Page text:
Furman junior Ben Riddle is involved in the University Innovation Fellows, a group of students intent on generating more entrepreneurial activity and collaboration across their campuses. Supported by Epicenter, a national hub for entrepreneurship and engineering education funded by the National Science Foundation and headquartered at Stanford University, the program has more than tripled in the past year to 168 students at 85 campuses. In a recent blog post, the White House Office of Science and Technology Policy praised the University Innovation Fellows program while celebrating National Entrepreneurship Month. Riddle, who is from Greenville, is creating an Individualized Curriculum Program (ICP) in Social Entrepreneurship with a minor in Poverty Studies.
Brandon Tensley, a 2012 Furman graduate, has published an op-ed in Time magazine that looks at Germany 25 years after the fall of the Berlin Wall. Tensley writes that even though the Berlin Wall no longer exists, a different wall has taken its place. It’s a divide, he says, that threatens the stability of the European continent—the separation between native and non-native Germans.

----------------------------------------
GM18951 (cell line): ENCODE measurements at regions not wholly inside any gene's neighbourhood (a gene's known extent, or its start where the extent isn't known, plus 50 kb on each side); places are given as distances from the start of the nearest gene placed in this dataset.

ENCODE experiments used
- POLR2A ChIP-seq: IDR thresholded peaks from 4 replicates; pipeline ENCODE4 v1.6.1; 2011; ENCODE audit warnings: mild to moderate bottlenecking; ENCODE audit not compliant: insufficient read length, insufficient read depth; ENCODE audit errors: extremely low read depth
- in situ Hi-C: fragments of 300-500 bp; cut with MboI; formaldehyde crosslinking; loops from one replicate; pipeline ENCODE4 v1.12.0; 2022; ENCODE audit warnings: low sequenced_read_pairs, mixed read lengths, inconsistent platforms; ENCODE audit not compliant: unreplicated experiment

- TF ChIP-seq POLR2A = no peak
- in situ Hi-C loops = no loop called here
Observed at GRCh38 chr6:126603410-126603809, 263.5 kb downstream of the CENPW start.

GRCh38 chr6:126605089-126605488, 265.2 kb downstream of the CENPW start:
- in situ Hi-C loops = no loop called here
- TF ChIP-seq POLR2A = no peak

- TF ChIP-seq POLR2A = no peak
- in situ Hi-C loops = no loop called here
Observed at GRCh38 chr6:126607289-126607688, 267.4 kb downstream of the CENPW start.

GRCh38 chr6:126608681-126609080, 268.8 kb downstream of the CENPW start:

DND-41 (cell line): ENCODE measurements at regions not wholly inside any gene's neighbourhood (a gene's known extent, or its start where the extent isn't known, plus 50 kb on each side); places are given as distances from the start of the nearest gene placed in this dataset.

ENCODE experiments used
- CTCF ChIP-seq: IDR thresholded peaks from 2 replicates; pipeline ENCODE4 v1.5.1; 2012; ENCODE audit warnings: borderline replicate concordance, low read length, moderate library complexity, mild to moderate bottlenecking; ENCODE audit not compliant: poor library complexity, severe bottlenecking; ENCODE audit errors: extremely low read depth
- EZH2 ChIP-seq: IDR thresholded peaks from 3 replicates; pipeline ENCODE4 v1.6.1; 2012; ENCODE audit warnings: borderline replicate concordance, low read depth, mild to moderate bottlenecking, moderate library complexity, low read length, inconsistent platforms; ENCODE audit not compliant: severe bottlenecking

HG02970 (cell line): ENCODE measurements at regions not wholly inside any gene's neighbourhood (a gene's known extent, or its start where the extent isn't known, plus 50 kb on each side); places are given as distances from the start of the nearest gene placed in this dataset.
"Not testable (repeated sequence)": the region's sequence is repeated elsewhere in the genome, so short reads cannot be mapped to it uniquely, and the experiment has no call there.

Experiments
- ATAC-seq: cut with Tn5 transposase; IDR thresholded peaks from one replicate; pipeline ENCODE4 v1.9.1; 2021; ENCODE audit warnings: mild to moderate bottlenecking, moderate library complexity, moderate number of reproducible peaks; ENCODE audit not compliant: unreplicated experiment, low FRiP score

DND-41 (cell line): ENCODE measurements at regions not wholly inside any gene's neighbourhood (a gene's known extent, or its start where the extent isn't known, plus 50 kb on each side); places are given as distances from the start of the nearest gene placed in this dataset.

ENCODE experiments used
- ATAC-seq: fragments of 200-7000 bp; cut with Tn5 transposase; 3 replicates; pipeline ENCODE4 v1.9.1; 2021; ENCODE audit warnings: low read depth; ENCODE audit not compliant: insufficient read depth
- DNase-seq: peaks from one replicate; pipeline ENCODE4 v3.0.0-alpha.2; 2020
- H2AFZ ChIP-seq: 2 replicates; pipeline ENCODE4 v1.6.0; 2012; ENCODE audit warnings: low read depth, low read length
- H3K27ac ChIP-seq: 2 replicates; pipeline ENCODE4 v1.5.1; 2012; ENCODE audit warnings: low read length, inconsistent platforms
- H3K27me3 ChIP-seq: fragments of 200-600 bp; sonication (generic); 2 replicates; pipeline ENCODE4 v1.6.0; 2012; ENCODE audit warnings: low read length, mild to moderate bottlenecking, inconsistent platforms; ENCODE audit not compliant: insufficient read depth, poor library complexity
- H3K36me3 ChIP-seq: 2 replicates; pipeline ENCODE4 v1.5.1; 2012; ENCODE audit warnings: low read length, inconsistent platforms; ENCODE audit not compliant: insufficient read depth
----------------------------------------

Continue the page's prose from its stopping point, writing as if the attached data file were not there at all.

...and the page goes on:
Tensley graduated summa cum laude from Furman with a degree in political science and German. A native of Columbia, he is currently working toward a M.Phil. degree in European Politics and Society at the University of Oxford in England.
Furman alumni Tyler Droll and Brooks Buffington are celebrating a birthday, the first for their online business that has attracted big investments. Their anonymous messaging app, Yik Yak, which connects users who are geographically close to each other, has become a sensation on college campuses. It has also become a big hit with investors. The former Kappa Alpha fraternity brothers, who started the company after graduating in 2013, raised $1.5 million this spring and another $10 million shortly after that. Yik Yak, which has become the third-most downloaded app on the Google Play store, now has 22 employees. Read more in GSA Business.